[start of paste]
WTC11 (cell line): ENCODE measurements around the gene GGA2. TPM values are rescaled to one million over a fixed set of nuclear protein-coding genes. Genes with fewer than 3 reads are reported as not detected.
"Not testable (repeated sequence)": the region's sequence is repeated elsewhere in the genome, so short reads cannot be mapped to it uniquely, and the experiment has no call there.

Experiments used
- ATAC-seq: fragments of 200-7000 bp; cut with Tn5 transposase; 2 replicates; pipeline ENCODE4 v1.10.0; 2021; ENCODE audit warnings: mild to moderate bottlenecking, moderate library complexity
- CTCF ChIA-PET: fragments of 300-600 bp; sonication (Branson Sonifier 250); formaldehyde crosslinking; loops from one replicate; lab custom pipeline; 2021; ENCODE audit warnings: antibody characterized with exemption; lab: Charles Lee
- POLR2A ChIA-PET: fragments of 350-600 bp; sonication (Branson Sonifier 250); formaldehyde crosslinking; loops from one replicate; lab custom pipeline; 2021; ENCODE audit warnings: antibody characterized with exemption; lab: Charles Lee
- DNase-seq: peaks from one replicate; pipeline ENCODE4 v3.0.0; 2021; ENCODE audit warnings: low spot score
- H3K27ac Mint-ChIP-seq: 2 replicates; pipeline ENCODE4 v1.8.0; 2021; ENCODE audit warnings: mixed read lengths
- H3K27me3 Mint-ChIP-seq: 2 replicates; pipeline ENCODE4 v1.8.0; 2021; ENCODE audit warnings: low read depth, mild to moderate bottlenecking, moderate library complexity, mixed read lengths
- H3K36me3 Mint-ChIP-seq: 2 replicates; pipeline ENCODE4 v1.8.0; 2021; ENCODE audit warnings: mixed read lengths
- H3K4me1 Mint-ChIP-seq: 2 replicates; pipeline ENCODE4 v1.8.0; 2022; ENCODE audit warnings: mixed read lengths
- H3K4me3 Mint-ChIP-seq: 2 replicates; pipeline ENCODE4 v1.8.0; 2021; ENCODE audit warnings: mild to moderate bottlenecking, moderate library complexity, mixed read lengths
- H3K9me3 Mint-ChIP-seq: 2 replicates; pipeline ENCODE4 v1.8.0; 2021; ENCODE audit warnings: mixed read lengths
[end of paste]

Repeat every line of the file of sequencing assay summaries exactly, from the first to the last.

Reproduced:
WTC11 (cell line): ENCODE measurements around the gene GGA2. TPM values are rescaled to one million over a fixed set of nuclear protein-coding genes. Genes with fewer than 3 reads are reported as not detected.
"Not testable (repeated sequence)": the region's sequence is repeated elsewhere in the genome, so short reads cannot be mapped to it uniquely, and the experiment has no call there.

Experiments used
- ATAC-seq: fragments of 200-7000 bp; cut with Tn5 transposase; 2 replicates; pipeline ENCODE4 v1.10.0; 2021; ENCODE audit warnings: mild to moderate bottlenecking, moderate library complexity
- CTCF ChIA-PET: fragments of 300-600 bp; sonication (Branson Sonifier 250); formaldehyde crosslinking; loops from one replicate; lab custom pipeline; 2021; ENCODE audit warnings: antibody characterized with exemption; lab: Charles Lee
- POLR2A ChIA-PET: fragments of 350-600 bp; sonication (Branson Sonifier 250); formaldehyde crosslinking; loops from one replicate; lab custom pipeline; 2021; ENCODE audit warnings: antibody characterized with exemption; lab: Charles Lee
- DNase-seq: peaks from one replicate; pipeline ENCODE4 v3.0.0; 2021; ENCODE audit warnings: low spot score
- H3K27ac Mint-ChIP-seq: 2 replicates; pipeline ENCODE4 v1.8.0; 2021; ENCODE audit warnings: mixed read lengths
- H3K27me3 Mint-ChIP-seq: 2 replicates; pipeline ENCODE4 v1.8.0; 2021; ENCODE audit warnings: low read depth, mild to moderate bottlenecking, moderate library complexity, mixed read lengths
- H3K36me3 Mint-ChIP-seq: 2 replicates; pipeline ENCODE4 v1.8.0; 2021; ENCODE audit warnings: mixed read lengths
- H3K4me1 Mint-ChIP-seq: 2 replicates; pipeline ENCODE4 v1.8.0; 2022; ENCODE audit warnings: mixed read lengths
- H3K4me3 Mint-ChIP-seq: 2 replicates; pipeline ENCODE4 v1.8.0; 2021; ENCODE audit warnings: mild to moderate bottlenecking, moderate library complexity, mixed read lengths
- H3K9me3 Mint-ChIP-seq: 2 replicates; pipeline ENCODE4 v1.8.0; 2021; ENCODE audit warnings: mixed read lengths